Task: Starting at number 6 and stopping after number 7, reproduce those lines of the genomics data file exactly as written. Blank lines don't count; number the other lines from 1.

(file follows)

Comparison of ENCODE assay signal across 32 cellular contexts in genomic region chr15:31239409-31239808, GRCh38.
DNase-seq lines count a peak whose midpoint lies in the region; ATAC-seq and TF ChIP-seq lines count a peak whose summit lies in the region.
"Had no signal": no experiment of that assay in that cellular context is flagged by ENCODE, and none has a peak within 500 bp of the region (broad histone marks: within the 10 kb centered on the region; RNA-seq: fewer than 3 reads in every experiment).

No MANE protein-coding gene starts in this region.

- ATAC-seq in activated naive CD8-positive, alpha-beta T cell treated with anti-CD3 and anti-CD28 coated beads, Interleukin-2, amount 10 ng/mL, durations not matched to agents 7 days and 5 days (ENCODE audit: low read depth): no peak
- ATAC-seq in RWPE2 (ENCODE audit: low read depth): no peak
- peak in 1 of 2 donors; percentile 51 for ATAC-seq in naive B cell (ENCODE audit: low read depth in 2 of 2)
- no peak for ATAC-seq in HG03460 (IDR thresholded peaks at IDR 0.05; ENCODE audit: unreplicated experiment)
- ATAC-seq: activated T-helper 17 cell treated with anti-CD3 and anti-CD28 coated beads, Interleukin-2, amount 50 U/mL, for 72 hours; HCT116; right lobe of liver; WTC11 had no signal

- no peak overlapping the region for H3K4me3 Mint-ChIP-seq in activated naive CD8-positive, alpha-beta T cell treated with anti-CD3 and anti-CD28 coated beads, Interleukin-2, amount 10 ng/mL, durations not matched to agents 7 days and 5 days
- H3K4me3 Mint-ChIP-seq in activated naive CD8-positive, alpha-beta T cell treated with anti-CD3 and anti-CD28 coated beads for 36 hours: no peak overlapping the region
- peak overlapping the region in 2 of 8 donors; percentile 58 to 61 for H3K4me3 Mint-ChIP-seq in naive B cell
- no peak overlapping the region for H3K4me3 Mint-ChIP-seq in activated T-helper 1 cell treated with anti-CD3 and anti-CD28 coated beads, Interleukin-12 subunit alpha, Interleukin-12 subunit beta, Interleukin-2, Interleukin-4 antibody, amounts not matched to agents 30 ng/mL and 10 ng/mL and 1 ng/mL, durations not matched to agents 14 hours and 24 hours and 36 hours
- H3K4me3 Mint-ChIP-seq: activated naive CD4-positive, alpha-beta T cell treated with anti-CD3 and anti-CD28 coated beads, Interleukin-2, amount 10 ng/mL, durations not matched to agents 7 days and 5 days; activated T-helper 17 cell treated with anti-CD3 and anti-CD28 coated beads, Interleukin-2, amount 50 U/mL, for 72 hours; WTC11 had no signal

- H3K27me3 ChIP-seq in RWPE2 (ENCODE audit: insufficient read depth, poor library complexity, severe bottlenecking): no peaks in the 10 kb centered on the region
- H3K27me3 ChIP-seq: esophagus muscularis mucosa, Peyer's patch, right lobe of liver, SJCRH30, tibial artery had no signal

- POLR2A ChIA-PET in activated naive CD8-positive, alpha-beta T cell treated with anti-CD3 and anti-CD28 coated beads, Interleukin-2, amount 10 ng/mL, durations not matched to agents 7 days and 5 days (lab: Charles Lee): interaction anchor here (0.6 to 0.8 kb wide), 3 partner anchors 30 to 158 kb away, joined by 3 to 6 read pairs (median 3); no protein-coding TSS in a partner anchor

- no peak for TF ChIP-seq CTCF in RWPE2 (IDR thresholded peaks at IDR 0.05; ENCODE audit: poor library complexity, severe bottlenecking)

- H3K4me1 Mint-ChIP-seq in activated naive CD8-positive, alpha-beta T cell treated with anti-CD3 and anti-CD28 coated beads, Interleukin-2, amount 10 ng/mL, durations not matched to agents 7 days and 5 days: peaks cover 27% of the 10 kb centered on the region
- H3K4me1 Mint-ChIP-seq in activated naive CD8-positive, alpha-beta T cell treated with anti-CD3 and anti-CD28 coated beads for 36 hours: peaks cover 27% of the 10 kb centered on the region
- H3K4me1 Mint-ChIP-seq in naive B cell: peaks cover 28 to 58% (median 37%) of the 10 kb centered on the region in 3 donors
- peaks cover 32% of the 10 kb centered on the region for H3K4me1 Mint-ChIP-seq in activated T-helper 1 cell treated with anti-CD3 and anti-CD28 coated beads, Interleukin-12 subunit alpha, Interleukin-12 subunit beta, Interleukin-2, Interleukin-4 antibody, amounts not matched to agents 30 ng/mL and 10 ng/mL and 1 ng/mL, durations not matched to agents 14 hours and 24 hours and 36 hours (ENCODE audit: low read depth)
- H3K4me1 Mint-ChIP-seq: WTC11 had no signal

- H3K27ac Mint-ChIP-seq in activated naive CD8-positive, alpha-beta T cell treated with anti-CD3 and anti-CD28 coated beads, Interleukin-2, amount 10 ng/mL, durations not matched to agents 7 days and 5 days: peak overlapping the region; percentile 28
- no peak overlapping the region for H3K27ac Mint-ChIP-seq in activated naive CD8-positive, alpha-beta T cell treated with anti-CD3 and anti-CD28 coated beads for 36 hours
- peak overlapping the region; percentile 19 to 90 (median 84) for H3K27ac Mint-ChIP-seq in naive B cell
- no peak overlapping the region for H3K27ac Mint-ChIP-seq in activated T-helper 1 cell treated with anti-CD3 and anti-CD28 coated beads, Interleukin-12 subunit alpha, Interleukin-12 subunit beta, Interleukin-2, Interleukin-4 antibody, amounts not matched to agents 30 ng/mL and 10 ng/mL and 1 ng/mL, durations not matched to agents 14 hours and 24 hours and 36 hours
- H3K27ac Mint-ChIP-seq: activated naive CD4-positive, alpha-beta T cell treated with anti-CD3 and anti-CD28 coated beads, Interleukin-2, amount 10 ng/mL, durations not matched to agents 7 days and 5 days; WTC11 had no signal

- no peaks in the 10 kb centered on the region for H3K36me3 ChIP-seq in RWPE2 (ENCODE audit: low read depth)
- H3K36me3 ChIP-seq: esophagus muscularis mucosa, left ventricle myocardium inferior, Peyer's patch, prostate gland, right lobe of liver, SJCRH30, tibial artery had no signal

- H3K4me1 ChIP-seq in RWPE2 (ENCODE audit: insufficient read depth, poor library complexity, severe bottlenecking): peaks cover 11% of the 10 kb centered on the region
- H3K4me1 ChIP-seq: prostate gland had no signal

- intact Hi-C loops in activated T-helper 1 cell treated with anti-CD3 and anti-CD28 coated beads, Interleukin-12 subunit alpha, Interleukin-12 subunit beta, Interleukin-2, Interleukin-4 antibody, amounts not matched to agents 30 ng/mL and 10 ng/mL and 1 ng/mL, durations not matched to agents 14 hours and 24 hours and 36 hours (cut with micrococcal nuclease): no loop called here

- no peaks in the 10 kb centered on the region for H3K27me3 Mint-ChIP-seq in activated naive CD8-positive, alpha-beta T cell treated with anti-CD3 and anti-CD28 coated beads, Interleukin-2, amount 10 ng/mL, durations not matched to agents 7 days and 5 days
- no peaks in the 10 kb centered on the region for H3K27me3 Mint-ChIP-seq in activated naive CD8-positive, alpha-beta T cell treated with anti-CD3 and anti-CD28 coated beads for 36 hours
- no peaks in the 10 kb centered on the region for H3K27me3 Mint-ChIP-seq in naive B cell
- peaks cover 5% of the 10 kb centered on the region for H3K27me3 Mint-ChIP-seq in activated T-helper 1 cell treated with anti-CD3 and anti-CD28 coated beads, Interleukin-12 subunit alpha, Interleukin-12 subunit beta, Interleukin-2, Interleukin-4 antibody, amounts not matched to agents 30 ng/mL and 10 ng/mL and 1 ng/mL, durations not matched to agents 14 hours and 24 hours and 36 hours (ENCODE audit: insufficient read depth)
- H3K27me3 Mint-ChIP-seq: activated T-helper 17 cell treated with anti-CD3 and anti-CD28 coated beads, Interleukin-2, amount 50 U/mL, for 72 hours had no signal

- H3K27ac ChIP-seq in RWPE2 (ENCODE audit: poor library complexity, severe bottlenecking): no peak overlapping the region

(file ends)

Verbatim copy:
- ATAC-seq in RWPE2 (ENCODE audit: low read depth): no peak
- peak in 1 of 2 donors; percentile 51 for ATAC-seq in naive B cell (ENCODE audit: low read depth in 2 of 2)